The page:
Long-chain omega-3 polyunsaturated fatty acids (PUFA) from fish have been associated with risk of cardiovascular diseases (CVD), especially sudden cardiac death (SCD). Mercury exposure, mainly due fish consumption, has been associated with higher risk. However, the impact of PUFAs or mercury on the ventricular cardiac arrhythmias, which often precede SCD, is not completely known. We investigated the associations of the serum long-chain omega-3 PUFAs and hair mercury with ventricular repolarization, measured by heart rate-corrected QT and JT intervals (QTc and JTc, respectively).
A total of 1411 men from the prospective, population-based Kuopio Ischaemic Heart Disease Risk Factor Study, aged 42-60 years and free of CVD in 1984-1989, were studied.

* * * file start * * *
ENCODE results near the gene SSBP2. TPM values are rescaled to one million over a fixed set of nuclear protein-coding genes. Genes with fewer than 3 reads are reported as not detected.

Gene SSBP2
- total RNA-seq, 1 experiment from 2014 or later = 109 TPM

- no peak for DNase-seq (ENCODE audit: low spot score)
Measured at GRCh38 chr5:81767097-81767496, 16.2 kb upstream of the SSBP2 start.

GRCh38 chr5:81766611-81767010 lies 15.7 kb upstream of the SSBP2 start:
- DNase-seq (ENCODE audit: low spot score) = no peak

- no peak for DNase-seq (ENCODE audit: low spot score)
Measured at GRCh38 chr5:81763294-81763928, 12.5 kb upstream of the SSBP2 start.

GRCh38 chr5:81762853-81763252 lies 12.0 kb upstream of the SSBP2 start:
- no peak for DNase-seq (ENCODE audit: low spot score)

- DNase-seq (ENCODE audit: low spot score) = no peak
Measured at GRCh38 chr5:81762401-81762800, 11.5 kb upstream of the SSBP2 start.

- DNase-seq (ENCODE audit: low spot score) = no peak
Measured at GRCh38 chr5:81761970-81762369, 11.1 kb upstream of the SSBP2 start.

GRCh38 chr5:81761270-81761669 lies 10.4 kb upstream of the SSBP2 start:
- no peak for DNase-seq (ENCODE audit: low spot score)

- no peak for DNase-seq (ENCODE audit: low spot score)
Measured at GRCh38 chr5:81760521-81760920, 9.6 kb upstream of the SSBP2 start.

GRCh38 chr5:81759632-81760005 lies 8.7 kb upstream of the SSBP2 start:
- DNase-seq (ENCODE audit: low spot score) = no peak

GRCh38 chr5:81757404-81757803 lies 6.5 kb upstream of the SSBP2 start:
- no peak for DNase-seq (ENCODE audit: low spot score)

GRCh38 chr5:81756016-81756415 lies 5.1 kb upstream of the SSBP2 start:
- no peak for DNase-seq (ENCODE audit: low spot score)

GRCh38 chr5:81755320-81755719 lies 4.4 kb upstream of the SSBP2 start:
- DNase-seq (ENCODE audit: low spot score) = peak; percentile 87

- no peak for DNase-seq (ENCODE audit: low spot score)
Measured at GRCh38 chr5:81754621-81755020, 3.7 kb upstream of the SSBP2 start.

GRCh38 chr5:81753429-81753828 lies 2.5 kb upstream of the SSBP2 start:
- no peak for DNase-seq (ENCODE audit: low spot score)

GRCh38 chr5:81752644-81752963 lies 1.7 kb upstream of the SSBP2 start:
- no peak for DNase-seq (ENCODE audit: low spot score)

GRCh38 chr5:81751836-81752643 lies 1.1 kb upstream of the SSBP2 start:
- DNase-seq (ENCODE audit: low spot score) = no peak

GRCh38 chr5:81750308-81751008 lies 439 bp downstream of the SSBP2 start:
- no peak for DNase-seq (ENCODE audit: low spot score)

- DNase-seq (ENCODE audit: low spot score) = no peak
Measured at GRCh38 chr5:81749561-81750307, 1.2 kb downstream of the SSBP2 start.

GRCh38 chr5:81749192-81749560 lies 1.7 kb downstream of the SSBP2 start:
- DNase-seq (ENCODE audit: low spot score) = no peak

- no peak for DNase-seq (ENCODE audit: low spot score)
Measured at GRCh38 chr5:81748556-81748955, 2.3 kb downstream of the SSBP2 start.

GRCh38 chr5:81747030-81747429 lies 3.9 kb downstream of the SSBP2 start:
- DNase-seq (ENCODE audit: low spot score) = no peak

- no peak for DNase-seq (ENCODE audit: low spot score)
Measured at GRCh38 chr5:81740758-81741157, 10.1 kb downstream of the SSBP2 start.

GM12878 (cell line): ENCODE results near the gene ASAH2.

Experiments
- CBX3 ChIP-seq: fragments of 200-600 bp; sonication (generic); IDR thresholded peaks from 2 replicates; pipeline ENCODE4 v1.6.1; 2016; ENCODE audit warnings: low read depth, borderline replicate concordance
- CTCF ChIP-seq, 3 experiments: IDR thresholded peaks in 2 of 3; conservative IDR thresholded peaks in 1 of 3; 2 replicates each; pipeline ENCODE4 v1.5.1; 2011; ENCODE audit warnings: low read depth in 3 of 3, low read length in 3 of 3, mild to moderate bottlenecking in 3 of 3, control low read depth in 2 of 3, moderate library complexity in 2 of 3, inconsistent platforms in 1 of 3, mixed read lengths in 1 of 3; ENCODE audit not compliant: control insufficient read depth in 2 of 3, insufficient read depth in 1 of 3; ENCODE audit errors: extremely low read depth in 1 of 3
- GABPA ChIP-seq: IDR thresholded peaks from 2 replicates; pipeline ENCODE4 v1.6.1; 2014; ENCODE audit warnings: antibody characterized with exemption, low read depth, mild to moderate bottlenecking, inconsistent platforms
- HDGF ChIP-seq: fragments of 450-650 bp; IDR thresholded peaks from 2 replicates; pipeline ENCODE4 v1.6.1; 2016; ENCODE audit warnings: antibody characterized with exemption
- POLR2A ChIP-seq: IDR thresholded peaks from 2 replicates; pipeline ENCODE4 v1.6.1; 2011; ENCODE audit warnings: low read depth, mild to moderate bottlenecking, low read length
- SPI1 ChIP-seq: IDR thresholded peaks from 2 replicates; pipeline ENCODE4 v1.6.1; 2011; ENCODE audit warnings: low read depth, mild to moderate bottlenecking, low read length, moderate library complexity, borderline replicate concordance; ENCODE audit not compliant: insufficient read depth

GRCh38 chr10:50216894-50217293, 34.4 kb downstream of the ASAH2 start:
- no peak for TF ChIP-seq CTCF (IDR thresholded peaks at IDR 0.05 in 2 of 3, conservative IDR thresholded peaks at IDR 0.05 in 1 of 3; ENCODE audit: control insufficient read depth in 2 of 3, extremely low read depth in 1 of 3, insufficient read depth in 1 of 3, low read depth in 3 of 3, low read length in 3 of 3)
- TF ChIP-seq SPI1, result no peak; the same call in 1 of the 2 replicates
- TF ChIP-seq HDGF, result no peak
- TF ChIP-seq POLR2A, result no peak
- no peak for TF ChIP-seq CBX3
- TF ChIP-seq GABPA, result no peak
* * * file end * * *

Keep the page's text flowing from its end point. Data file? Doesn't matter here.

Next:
Serum long-chain omega-3 PUFA concentrations were inversely associated with QTc and JTc (multivariate-adjusted P trend across quartiles = 0.02 and 0.002, respectively) and, during the mean 22.9-year follow-up, with lower SCD risk. However, further adjustments for QTc, JTc or hair mercury did not attenuate the associations with SCD. Hair mercury was not associated with QTc, JTc or SCD risk, but it slightly attenuated the associations of the serum long-chain omega-3 PUFA with QTc and JTc.
Higher serum long-chain omega-3 PUFA concentrations, mainly a marker for fish consumption, were inversely associated with QTc and JTc in middle-aged and older men from Eastern Finland, but QTc or JTc did not attenuate the inverse associations of the long-chain omega-3 PUFA with SCD risk. This suggests that prevention of prolonged ventricular repolarization may not explain the inverse association of the long-chain omega-3 PUFA with SCD risk.